Encyclopedia.com gives you the ability to cite reference entries and articles according to common styles from the Modern Language Association (MLA), The Chicago Manual of Style, and the American Psychological Association (APA).

Within the “Cite this article” tool, pick a style to see how all available information looks when formatted according to that style. Then, copy and paste the text into your bibliography or works cited list.

Because each style has its own formatting nuances that evolve over time and not all information is available for every reference entry or article, Encyclopedia.com cannot guarantee each citation it generates. Therefore, it’s best to use Encyclopedia.com citations as a starting point before checking the style against your school or publication’s requirements and the most-recent information available at these sites:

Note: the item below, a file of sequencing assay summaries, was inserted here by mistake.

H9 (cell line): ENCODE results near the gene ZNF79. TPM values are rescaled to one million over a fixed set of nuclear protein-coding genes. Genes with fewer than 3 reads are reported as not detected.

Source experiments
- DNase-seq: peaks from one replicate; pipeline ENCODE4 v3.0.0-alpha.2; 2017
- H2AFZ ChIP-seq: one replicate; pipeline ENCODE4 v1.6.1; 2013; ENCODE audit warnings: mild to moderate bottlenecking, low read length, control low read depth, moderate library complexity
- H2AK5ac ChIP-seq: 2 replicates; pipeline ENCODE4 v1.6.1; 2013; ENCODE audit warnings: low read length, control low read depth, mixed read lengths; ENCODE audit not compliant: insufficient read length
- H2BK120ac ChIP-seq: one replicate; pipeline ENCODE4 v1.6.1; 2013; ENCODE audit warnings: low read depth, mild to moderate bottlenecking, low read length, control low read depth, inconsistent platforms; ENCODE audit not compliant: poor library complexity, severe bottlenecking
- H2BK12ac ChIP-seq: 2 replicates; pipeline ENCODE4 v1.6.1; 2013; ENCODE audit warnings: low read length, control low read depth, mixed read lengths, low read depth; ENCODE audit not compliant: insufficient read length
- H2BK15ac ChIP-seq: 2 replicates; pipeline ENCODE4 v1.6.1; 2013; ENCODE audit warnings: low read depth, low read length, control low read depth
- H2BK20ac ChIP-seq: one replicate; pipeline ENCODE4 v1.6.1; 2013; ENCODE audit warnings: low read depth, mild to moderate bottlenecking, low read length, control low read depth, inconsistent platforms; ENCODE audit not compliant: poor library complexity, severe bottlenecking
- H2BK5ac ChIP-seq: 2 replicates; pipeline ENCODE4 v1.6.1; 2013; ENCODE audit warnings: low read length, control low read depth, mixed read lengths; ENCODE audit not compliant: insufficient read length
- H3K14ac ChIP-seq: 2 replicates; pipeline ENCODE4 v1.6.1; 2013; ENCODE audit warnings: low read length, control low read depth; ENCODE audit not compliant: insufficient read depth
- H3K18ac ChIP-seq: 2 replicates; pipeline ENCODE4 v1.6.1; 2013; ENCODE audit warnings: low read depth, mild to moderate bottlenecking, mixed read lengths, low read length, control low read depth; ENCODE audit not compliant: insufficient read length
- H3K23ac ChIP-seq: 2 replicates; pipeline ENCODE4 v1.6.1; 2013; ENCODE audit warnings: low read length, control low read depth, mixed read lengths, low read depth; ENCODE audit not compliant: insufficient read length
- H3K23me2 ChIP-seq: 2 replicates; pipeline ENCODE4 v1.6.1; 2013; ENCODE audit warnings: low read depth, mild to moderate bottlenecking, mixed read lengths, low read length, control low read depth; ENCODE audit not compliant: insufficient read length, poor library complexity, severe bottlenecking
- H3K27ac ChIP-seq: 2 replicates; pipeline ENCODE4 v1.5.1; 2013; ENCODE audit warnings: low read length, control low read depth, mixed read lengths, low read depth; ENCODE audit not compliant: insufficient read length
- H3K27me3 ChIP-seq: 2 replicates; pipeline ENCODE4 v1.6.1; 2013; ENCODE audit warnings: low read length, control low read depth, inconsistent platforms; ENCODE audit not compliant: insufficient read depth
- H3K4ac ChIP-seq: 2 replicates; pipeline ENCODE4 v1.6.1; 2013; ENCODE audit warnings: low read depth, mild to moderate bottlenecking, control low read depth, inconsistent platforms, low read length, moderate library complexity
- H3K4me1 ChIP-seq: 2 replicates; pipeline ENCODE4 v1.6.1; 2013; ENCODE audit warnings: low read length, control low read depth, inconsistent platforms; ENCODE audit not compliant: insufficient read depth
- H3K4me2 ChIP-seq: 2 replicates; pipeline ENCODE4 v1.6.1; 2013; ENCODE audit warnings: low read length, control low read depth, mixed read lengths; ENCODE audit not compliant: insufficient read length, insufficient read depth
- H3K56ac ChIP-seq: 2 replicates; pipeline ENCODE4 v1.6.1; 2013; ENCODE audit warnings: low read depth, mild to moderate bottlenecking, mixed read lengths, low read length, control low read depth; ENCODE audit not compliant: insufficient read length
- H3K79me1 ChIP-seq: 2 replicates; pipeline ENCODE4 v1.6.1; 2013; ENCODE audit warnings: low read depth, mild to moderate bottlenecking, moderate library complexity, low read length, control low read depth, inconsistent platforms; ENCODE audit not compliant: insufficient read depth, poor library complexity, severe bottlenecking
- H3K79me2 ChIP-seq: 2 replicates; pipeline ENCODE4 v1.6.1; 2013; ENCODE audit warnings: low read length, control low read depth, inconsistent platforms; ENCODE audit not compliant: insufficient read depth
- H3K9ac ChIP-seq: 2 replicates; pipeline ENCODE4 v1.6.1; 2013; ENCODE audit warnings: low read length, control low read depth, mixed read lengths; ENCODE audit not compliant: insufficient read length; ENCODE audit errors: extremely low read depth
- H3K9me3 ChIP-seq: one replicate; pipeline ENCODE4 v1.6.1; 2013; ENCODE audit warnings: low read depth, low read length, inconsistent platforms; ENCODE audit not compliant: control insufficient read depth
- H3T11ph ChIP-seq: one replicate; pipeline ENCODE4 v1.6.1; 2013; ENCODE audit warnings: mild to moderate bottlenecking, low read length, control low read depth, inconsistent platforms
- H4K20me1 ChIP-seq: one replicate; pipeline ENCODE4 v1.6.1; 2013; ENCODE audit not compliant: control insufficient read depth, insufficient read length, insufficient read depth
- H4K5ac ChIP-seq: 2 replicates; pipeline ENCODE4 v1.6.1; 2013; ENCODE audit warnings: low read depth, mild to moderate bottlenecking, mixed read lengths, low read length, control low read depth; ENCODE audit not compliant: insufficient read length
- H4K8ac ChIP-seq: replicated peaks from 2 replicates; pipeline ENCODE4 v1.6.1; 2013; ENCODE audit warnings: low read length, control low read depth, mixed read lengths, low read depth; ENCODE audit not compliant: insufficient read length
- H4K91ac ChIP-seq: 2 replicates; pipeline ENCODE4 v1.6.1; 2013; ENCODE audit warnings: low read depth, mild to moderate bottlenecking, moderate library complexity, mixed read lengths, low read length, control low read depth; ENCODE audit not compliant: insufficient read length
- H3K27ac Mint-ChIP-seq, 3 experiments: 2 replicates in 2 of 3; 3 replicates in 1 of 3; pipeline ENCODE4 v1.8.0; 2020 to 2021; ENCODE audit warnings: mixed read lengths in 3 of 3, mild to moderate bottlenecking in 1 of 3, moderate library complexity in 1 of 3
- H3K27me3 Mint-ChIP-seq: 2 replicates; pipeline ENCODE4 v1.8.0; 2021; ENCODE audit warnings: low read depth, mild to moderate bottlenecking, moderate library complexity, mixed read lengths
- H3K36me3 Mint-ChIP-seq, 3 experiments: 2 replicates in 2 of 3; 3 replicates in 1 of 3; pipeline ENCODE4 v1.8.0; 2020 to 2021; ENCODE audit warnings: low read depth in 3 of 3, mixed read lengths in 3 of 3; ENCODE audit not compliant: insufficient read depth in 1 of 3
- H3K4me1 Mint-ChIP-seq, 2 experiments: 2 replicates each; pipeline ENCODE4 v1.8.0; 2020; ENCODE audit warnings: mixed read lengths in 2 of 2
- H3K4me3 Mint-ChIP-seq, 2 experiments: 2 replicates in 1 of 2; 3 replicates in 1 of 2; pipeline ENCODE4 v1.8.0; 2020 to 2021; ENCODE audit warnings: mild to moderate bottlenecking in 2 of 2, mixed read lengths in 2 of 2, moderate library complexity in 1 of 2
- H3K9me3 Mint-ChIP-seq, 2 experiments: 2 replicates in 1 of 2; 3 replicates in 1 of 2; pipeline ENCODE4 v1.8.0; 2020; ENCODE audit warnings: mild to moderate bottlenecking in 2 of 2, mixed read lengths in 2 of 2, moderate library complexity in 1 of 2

Modern Language Association

http://www.mla.org/style

The Chicago Manual of Style

http://www.chicagomanualofstyle.org/tools_citationguide.html

American Psychological Association

http://apastyle.apa.org/

Notes:
  • Most online reference entries and articles do not have page numbers. Therefore, that information is unavailable for most Encyclopedia.com content. However, the date of retrieval is often important. Refer to each style’s convention regarding the best way to format page numbers and retrieval dates.
  • In addition to the MLA, Chicago, and APA styles, your school, university, publication, or institution may have its own requirements for citations. Therefore, be sure to refer to those guidelines when editing your bibliography or works cited list.